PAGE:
I think that we may have tried every chat service under the sun. Unfortunately there has not been one that truly fit our needs. Often, they fell short in mobile device compatibility or notifications. Being quite fond of the philosophy of 37signals, we used Campfire in hope that it would be our solution. The ability to create separate rooms allowed for us to reduce distraction. However, much like a lot of the service's competitors, it lacked proper iOS applications, notifications and the interface is due for a much needed update. A future iteration of this service addressing the previously mentioned shortfalls, along with Basecamp integration, could be the solution that we have been dreaming of.

Internally, we have been working on building our own application to fill this void. It is currently a project that is a bit off in the distance as we continue to address our needs so that the application can be correctly tailored to them. However, friction within the chat arena still exists for us. Until a new solution is found or developed, Skype continues to offer a satisfactory platform for collaboration.

Continue onto the second part of this series.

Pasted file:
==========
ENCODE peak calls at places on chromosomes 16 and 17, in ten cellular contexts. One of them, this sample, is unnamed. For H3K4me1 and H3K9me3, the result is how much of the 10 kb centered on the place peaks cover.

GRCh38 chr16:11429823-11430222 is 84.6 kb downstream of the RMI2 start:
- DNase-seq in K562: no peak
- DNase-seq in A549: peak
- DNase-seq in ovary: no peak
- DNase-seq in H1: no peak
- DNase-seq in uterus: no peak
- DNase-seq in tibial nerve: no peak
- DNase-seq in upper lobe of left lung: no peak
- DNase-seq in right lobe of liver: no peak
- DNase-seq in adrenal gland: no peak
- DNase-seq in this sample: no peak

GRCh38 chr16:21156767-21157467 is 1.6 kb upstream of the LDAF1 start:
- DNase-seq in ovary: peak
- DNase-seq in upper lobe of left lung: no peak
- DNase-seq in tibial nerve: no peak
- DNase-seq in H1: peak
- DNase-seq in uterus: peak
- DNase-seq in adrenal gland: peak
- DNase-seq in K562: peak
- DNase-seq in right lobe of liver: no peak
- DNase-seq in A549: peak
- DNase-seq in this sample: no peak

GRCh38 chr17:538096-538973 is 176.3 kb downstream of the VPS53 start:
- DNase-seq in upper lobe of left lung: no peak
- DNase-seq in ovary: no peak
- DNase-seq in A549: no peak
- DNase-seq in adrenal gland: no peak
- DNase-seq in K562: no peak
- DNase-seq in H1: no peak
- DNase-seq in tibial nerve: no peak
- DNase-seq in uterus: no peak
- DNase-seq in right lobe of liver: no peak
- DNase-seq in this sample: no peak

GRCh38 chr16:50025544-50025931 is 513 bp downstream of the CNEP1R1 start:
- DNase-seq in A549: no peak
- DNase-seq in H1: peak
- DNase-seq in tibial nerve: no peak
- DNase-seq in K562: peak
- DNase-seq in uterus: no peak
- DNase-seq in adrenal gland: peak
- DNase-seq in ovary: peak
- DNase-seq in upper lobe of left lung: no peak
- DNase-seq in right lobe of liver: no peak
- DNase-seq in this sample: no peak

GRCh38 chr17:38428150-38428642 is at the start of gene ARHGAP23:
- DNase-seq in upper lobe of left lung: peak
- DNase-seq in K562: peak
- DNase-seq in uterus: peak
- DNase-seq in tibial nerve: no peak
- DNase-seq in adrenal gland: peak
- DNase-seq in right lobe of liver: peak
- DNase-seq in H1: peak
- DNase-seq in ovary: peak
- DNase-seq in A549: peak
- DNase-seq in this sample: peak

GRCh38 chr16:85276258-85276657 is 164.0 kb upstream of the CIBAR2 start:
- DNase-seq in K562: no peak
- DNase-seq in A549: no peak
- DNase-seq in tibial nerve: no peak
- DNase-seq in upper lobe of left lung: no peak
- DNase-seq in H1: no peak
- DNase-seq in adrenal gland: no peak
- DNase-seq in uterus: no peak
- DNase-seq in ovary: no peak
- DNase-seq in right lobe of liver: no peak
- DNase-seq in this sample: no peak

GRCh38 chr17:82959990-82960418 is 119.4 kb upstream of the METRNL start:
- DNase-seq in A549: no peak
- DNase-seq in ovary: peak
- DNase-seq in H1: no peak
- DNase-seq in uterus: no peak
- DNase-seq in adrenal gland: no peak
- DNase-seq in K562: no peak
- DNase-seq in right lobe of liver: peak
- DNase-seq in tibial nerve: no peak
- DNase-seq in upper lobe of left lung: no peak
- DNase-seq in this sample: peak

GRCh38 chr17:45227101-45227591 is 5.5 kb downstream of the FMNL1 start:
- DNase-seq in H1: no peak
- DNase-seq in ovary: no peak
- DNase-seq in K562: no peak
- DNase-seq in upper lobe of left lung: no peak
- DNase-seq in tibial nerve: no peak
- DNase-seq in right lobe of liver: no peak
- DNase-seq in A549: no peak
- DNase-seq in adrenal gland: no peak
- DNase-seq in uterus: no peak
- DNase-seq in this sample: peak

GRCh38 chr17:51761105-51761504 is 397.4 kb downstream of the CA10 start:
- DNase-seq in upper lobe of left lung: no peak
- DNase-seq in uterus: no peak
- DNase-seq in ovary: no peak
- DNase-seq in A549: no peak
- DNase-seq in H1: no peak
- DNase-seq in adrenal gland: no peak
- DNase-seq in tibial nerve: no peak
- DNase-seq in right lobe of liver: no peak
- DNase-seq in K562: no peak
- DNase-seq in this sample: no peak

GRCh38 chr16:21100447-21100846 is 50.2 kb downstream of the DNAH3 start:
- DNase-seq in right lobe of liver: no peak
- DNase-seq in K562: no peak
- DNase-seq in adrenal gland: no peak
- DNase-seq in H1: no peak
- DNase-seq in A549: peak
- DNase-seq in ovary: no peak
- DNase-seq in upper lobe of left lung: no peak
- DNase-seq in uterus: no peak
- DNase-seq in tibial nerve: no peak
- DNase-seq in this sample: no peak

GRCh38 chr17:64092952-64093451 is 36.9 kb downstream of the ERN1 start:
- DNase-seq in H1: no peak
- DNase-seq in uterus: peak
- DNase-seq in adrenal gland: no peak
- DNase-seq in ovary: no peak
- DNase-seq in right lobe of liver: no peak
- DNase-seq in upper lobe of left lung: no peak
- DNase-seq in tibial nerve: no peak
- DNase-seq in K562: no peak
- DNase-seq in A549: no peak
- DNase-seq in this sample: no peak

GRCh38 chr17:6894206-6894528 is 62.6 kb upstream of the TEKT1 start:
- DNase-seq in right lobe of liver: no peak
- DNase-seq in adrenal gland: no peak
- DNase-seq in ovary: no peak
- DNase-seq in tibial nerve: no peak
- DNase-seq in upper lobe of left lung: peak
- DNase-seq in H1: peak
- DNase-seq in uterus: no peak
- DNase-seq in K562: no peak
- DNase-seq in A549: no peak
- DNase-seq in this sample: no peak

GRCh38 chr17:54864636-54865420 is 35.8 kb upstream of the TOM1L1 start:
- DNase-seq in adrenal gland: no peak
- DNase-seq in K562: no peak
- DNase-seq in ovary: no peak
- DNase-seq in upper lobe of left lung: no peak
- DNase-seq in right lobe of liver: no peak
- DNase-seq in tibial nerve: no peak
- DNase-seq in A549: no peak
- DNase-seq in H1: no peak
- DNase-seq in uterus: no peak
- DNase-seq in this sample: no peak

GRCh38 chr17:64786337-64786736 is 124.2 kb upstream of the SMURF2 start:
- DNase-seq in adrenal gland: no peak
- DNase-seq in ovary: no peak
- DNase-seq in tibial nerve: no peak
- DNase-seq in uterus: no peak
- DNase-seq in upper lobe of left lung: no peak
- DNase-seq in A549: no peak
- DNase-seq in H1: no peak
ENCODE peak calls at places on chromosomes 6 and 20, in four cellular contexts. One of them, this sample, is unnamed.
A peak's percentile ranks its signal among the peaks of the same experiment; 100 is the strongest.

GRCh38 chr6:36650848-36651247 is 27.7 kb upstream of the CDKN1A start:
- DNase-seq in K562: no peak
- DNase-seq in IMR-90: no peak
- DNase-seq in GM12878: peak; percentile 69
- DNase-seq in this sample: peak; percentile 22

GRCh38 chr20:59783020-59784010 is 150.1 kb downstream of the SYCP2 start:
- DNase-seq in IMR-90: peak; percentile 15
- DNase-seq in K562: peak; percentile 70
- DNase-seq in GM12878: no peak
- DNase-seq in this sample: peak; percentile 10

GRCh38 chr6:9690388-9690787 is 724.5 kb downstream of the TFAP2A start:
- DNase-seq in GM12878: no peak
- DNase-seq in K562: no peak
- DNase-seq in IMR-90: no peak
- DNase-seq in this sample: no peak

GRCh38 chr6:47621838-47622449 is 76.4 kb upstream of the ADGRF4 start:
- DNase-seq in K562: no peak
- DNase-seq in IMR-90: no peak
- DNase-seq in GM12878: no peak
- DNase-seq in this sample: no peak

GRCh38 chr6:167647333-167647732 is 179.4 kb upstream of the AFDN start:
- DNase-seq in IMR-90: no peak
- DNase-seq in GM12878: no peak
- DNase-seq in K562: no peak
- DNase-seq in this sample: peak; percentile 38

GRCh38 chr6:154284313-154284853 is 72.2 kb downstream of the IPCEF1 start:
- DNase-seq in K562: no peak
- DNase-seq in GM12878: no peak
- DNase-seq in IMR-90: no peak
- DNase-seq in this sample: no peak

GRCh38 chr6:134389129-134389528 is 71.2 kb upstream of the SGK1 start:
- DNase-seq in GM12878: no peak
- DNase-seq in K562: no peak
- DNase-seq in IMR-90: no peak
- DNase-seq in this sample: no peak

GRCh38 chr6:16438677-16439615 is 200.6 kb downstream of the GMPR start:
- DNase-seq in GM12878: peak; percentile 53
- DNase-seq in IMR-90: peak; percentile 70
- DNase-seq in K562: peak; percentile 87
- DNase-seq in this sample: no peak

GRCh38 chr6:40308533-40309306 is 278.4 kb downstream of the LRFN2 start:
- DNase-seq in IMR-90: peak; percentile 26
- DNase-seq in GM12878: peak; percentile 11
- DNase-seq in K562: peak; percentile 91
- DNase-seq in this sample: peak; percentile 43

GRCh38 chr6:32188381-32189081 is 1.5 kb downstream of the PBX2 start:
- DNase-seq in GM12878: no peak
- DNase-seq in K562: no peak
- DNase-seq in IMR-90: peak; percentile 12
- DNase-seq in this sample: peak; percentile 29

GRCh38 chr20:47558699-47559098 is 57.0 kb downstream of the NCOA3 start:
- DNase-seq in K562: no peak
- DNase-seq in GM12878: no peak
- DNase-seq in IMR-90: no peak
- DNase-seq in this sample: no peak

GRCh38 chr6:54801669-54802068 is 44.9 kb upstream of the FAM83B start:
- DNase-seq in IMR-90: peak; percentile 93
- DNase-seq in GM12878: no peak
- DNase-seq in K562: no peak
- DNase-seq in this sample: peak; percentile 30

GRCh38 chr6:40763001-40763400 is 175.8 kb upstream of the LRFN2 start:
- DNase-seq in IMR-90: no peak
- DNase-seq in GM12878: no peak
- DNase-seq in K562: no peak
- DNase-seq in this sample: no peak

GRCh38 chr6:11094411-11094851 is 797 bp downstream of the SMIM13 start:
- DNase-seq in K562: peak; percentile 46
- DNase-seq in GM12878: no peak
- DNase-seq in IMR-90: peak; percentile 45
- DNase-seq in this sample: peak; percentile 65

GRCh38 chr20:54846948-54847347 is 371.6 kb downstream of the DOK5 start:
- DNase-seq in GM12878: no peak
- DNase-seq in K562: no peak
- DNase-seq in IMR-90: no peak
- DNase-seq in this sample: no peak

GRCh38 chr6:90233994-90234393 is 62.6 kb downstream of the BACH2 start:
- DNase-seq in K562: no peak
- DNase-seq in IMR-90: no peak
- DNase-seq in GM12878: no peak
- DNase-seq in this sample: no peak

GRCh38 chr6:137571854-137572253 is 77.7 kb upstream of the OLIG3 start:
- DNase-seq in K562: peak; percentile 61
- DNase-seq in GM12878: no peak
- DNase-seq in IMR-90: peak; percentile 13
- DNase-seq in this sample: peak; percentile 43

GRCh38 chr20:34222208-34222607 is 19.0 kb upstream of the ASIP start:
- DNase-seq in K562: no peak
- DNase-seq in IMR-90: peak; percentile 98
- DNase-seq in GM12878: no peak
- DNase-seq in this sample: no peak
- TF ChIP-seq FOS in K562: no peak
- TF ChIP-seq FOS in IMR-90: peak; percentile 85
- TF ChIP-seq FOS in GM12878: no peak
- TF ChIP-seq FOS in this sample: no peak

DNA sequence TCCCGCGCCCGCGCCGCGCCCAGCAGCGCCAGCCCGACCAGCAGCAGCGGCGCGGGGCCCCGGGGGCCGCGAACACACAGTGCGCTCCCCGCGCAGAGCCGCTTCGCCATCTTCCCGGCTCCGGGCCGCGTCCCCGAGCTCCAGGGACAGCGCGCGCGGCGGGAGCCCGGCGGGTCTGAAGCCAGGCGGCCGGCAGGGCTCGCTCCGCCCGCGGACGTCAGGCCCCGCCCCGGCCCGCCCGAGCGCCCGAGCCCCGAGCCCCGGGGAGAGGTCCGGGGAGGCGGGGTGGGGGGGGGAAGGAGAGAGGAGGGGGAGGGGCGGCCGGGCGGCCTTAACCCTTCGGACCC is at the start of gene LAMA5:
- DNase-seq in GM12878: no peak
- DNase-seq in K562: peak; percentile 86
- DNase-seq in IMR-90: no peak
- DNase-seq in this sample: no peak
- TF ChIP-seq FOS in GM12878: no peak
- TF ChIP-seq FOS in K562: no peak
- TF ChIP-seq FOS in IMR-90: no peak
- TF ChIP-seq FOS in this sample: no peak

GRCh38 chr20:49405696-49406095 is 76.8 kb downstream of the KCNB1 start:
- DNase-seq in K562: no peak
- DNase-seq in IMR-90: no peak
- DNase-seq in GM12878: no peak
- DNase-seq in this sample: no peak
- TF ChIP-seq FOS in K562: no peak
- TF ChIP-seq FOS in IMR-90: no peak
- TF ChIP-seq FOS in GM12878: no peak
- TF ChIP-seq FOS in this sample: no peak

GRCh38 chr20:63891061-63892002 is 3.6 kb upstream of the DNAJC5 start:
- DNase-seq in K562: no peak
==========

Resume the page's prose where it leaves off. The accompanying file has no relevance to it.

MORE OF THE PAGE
Recommended Reading - Insites: The Book

Insites: The Book

Over this past weekend, I finally got around to reading Insites: The Book by Keir Whitaker & Elliot Jay Stocks. This wonderfully well written book features personal interviews with leading designers that are helping the shape the web today. Designers, that we regularly find ourselves inspired by. It is a reminder of how honored we are to be part of the thoughtful, hardworking and passionate community that gets to make things for the web. 

Click here to purchase the book. (not an affiliate link)

New Year, New Site

Today we launched our first site of 2013. Unlike the majority of the online experiences that we create, this site is not for a client but for us. Although we spent a good amount of our time off for Christmas and New Year's wrapping the project up, it is one that has been ongoing for quite a while. The last time that we launched a new portfolio site was a little over two years ago. At its launch, it was an achievement that we were quite proud of. Much like the launch of this new site, it represented some of our best work to date. However, the site quickly lost its luster and eventually fell by the wayside. So much so that we took it down a few months ago without a fresh site to reside in its place.